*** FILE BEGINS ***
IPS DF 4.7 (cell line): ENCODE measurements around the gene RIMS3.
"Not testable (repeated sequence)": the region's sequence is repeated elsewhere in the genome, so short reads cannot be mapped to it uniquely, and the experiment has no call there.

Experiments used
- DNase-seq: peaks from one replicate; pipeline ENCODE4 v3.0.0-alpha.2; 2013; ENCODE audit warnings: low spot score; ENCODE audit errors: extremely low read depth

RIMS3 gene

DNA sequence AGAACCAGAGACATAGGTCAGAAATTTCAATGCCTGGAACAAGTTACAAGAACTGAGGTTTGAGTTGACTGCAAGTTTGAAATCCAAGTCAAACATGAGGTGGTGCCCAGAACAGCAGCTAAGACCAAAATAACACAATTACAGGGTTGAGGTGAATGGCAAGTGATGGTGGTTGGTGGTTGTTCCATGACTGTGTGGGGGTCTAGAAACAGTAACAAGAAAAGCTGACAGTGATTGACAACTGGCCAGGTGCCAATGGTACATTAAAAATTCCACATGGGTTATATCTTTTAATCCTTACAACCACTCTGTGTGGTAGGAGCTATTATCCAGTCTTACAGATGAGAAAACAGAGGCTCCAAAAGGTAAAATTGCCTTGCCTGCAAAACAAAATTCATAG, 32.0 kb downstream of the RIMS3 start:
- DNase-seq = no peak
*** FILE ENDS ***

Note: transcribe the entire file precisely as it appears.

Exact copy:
IPS DF 4.7 (cell line): ENCODE measurements around the gene RIMS3.
"Not testable (repeated sequence)": the region's sequence is repeated elsewhere in the genome, so short reads cannot be mapped to it uniquely, and the experiment has no call there.

Experiments used
- DNase-seq: peaks from one replicate; pipeline ENCODE4 v3.0.0-alpha.2; 2013; ENCODE audit warnings: low spot score; ENCODE audit errors: extremely low read depth

RIMS3 gene

DNA sequence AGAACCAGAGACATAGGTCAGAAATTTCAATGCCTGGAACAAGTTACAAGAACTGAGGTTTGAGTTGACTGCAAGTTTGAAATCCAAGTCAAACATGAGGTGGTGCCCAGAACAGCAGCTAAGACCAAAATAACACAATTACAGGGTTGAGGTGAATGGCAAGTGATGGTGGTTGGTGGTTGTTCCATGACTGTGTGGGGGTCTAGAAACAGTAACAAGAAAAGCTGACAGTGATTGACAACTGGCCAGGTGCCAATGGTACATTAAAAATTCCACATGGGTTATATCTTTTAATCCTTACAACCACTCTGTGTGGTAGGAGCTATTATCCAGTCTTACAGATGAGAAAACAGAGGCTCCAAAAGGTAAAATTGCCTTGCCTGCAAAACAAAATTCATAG, 32.0 kb downstream of the RIMS3 start:
- DNase-seq = no peak